U.S. Issues Passport With 'X' Gender Designation, May Offer Option More Broadly Next Year

The U.S. Department of State announced on Wednesday that it had issued the first U.S. passport with an "X" gender marker, which offers a third option for passport holders who do not identify as female or male. The new option is expected to be offered more routinely beginning in early 2022, the Associated Press reported.

"The Department of State continues the process of updating its policies regarding gender markers on U.S. passports and Consular Reports of Birth Abroad (CRBAs) to better serve all U.S. citizens, regardless of their gender identity," State Department spokesperson Ned Price said in a statement.

"I want to reiterate, on the occasion of this passport issuance, the Department of State's commitment to promoting the freedom, dignity, and equality of all people—including LGBTQI+ persons," Price added.

The State Department announced in June that it was working on providing a third gender marker for nonbinary, intersex and gender-nonconforming people. At that time, the department noted extensive updates to its computer systems would have to be done to allow for the new designation.

The Office of Management and Budget still needs to approve the passport application and system update with the "X" designation option, according to a department official.

For more reporting from the Associated Press, see below.

Passport
The State Department announced on Wednesday that the United States has issued its first passport with an “X” gender designation. AP Photo/Eileen Putman

The U.S. special diplomatic envoy for LGBTQ rights, Jessica Stern, called the moves historic and celebratory, saying they bring the government documents in line with the "lived reality" that there is a wider spectrum of human sex characteristics than is reflected in the previous two designations.

"When a person obtains identity documents that reflect their true identity, they live with greater dignity and respect," Stern said.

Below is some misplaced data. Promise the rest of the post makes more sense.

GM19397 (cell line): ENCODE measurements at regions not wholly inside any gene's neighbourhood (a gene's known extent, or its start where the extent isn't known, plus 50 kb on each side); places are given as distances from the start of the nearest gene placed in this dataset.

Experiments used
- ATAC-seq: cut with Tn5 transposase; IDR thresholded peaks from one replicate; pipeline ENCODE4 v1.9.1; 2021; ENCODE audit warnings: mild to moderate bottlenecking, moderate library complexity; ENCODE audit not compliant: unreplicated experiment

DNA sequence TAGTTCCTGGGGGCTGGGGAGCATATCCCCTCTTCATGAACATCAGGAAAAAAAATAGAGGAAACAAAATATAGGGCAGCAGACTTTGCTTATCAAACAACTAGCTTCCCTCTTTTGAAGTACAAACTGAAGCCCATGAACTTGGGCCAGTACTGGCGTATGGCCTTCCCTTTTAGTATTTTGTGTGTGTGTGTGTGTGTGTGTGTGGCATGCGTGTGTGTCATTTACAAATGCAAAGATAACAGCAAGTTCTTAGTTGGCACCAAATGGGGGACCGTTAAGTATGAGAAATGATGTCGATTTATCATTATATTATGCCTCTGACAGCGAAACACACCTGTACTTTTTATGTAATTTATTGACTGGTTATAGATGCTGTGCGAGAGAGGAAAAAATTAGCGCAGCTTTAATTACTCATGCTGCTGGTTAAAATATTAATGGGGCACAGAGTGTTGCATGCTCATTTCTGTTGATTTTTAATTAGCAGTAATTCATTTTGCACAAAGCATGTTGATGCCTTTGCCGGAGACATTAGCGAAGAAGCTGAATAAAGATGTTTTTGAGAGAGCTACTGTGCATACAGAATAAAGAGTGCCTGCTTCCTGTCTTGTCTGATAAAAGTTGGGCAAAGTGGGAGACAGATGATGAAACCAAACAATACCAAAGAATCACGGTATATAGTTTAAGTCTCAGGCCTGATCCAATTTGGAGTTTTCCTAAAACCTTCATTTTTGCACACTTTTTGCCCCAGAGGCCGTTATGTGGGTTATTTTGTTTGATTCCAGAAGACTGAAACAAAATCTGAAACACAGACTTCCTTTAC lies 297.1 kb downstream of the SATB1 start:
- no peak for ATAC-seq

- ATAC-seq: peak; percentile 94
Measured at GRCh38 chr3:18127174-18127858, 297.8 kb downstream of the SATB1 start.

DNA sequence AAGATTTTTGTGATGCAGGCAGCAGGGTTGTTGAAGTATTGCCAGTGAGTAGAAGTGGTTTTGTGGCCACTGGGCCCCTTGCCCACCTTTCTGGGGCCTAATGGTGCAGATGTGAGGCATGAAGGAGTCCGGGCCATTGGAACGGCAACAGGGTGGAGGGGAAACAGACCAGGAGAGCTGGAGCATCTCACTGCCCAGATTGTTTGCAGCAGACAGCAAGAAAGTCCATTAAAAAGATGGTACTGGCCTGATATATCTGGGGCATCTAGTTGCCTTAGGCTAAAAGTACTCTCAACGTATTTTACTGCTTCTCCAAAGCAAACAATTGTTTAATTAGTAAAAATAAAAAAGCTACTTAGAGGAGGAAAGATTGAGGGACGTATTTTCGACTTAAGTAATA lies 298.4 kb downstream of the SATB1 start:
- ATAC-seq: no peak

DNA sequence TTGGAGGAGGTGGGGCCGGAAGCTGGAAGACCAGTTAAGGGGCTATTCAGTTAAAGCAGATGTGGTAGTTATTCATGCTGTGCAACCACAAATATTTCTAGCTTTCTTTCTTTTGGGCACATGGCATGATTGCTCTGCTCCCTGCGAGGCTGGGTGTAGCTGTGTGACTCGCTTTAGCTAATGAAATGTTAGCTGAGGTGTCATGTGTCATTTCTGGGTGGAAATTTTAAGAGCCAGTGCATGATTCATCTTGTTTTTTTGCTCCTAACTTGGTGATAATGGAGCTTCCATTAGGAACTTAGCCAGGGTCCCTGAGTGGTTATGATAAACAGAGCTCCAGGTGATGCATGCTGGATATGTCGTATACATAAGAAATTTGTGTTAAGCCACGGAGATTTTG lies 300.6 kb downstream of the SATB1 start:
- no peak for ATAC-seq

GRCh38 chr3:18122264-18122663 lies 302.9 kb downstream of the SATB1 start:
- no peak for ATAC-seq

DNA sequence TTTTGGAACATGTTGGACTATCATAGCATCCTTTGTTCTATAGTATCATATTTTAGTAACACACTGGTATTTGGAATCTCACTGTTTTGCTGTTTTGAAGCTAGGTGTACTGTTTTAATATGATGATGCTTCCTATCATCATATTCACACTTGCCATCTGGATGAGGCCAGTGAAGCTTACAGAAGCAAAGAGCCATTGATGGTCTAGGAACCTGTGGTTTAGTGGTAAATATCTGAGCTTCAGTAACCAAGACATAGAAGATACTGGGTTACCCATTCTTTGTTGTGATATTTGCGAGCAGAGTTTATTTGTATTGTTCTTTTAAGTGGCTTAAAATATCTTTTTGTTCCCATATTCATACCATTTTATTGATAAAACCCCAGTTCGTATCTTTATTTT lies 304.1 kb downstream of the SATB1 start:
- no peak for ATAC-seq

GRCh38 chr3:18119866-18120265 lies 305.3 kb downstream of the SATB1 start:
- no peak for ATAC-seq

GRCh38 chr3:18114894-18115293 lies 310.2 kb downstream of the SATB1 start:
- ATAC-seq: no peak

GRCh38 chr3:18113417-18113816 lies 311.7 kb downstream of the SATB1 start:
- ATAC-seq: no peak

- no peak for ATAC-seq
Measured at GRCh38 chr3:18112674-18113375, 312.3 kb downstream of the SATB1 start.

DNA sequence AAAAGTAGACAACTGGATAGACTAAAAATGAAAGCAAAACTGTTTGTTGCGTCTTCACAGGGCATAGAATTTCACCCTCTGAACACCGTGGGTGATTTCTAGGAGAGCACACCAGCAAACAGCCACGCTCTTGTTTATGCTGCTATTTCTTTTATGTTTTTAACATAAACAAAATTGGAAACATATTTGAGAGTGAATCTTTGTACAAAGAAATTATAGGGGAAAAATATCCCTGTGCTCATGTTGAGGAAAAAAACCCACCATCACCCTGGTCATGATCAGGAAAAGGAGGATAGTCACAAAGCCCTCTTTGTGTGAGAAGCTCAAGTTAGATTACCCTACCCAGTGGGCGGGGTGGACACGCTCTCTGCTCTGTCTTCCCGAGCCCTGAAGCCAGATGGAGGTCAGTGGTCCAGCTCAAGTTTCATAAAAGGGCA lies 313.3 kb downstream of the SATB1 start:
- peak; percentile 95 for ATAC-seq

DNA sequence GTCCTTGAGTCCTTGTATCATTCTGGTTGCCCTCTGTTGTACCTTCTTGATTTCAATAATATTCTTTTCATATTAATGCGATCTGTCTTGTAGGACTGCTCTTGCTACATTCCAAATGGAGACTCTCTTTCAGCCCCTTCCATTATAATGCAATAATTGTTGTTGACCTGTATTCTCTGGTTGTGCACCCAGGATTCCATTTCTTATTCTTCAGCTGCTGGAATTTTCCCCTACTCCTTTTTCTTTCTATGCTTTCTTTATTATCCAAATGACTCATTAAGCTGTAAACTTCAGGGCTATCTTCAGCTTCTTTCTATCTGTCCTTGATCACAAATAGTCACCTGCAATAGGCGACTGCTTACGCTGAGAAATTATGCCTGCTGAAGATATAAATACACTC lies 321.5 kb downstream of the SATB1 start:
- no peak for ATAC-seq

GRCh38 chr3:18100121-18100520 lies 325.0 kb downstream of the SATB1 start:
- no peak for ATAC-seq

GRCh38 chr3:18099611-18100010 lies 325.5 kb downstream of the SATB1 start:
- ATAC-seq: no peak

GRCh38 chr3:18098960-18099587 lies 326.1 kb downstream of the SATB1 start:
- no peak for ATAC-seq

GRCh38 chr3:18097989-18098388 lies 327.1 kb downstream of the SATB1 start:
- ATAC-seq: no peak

The department did not identify the passport recipient, but Dana Zzyym of Fort Collins, Colorado, told The Associated Press in a telephone interview it was their passport. Zzyym, who prefers a gender-neutral pronoun, has been in a legal battle with the government since 2015 over a passport.

Zzyym (pronounced Zimm) said the fight for the passport with an accurate gender designation was a way to help the next generation of intersex people win recognition as full citizens with rights.

"I'm not a problem. I'm a human being. That's the point," Zzyym said.

Zzyym was denied a passport for failing to check male or female on an application. According to court documents, Zzyym wrote "intersex" above the boxes marked "M" and "F" and requested an "X" gender marker instead in a separate letter.

Zzyym was born with ambiguous physical sexual characteristics but was raised as a boy and underwent several surgeries that failed to make Zzyym appear fully male, according to court filings. Zzyym served in the Navy as a male but later came to identify as intersex while working and studying at Colorado State University. The department's denial of Zzyym's passport prevented Zzyym from being able to travel to a meeting of Organization Intersex International in Mexico.

The department now also allows applicants to self-select their gender as male or female, no longer requiring them to provide medical certification if their gender did not match that listed on their other identification documents.

The United States joins a handful of countries, including Australia, New Zealand, Nepal and Canada, in allowing its citizens to designate a gender other than male or female on their passports.

Stern said her office planned to talk about the United States' experience with the change in its interactions around the world and she hopes that might help inspire other governments to offer the option.

"We see this as a way of affirming and uplifting the human rights of trans and intersex and gender-nonconforming and nonbinary people everywhere," she said.